When bronchopulmonary bleeding can be localized to a single area, pulmonary resection has been associated with the best results. For example, operations apparently reduced the mortality from 54% to 18%5 and from 31.8% to 17.6%.4 More recently, a South African report2 of 120 patients demonstrated a 7.1% mortality for those patients who had undergone an operation compared with 11.5% mortality for those patients managed nonoperatively. Furthermore, in patients managed nonoperatively, 36.4% had massive recurrent hemoptysis compared with no rebleeding in the group who had undergone operations. Thus, there is convincing evidence that the resection of bleeding areas in the lungs is an overall effective treatment with a mortality rate of 7% to 18%. As summarized in Table 2, however, the mortality of pulmonary resection increases significantly to about 40% when undertaken emergently. Therefore, we think it is best to undertake operations for hemoptysis in a planned, unhurried manner whenever circumstances permit. This is consistent with the way in which we used TBAE and the fact that all operations we performed were elective.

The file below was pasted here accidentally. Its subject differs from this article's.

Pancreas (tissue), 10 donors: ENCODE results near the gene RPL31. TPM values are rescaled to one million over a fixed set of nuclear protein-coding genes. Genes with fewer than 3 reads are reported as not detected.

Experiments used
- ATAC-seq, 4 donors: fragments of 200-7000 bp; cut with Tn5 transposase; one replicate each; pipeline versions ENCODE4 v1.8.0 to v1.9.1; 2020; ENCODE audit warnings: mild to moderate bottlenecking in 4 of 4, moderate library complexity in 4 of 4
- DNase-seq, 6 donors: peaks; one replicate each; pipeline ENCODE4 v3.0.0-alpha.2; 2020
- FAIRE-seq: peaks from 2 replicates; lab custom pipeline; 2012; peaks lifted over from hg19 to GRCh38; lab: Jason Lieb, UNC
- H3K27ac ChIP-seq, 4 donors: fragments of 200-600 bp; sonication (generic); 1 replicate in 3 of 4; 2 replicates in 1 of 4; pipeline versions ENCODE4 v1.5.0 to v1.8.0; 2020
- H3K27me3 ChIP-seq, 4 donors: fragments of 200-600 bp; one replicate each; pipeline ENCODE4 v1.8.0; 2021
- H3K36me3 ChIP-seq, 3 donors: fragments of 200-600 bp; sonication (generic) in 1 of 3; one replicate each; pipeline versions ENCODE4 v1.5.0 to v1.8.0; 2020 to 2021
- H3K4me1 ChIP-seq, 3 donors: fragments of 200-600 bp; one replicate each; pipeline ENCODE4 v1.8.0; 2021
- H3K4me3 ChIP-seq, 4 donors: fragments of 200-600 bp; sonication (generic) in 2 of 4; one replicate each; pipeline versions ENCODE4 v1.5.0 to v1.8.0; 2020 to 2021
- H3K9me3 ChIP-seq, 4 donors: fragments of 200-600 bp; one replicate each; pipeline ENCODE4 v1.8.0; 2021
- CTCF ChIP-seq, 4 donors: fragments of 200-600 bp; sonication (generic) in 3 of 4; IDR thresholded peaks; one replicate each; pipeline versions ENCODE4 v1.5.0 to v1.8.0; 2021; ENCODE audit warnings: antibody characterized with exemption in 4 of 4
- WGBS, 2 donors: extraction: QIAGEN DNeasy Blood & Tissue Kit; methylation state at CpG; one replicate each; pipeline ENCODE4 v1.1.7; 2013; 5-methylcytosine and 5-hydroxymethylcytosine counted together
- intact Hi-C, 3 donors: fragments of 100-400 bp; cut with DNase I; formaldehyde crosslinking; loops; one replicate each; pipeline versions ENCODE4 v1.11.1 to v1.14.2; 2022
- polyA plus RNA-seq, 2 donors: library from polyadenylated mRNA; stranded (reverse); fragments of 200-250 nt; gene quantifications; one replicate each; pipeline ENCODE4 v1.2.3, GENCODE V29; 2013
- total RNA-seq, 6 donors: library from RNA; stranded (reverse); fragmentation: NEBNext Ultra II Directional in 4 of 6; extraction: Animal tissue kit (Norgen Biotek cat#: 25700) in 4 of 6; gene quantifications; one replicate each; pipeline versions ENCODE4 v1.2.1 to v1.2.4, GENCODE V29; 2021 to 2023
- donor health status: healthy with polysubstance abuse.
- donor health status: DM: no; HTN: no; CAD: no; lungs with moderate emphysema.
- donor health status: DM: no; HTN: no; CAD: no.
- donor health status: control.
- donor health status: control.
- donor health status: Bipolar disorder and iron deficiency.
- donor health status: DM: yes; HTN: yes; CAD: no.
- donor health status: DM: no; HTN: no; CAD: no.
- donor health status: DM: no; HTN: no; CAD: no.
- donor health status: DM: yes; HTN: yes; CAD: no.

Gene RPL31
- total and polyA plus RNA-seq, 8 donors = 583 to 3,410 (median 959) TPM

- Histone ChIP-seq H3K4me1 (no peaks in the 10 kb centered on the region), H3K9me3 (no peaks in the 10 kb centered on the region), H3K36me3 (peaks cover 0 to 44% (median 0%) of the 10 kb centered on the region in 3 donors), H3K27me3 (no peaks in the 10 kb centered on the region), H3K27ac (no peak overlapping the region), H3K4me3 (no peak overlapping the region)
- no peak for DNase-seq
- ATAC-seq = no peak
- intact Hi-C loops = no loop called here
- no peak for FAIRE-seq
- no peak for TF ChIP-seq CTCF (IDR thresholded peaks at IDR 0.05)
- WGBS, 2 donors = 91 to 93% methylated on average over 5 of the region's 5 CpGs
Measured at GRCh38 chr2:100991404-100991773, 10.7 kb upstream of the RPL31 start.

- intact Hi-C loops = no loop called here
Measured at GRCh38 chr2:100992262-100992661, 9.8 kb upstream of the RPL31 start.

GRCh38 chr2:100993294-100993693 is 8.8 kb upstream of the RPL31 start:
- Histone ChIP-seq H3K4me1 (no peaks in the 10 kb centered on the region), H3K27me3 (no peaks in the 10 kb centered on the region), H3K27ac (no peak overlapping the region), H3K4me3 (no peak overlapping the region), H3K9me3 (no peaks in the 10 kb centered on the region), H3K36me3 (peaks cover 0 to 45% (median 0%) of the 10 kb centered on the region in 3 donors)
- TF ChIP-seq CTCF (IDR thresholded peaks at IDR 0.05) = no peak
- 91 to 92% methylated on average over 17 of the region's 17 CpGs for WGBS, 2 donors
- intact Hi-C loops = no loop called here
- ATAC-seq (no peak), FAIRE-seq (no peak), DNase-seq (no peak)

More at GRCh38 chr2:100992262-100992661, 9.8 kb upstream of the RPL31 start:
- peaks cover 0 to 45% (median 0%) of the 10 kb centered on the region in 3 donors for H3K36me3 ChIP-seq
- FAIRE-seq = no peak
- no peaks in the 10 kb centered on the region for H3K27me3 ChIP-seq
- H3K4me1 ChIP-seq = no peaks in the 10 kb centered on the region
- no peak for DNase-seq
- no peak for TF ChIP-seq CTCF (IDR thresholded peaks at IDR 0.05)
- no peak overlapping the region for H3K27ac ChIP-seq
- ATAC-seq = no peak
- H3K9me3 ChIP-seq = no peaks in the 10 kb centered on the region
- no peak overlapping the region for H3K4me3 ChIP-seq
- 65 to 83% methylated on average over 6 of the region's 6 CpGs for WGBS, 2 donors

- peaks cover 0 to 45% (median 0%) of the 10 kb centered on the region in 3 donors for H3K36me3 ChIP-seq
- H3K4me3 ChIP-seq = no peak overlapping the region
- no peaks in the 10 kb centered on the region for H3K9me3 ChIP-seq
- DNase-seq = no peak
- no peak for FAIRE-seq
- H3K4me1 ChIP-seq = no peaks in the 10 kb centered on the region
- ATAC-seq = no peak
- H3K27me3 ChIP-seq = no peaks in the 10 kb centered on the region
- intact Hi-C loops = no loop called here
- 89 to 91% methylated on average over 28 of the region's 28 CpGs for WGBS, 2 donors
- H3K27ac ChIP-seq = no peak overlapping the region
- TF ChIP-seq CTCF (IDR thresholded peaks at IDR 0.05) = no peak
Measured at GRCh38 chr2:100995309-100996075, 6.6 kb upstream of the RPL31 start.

In our experience, pulmonary angiography never provided the only way to localize bleeding sites. This is consistent with the report by Saumench et al11 in which the bleeding site was identified in 68% of patients by bronchoscopy compared with only 55% by angiography. Angiographic signs of pulmonary hemorrhage include extravasation of contrast media, hypervascularization, abnormal arborization of bronchial arteries, systemic-pulmonary shunts, and bronchial artery aneurysms.7 In our experience, angiographic evidence of bleeding was present in only 17 (65.4%) of our 26 patients who had TBAE. In all of our patients, bleeding sites were localized by other means before angiography. We recommend bronchial angiography when embolization is intended and not for the sole purpose of localizing bleeding sites. Using this policy, we were able to stop bleeding in 85% of our patients with the first TBAE, and 58% of our patients had no recurrence of bleeding during follow-up. Conversely stated, our initial failure rate was about 15.4%, and 42.3% of patients had recurrent bleeding following hospital discharge. Other studies3,6,12,13 have demonstrated rebleeding rates between 16% and 21% after TBAE. Because none of these authors reported their duration of follow-up, their results likely reflect what we have termed initial success rate and their findings and ours are likely entirely consistent with one another.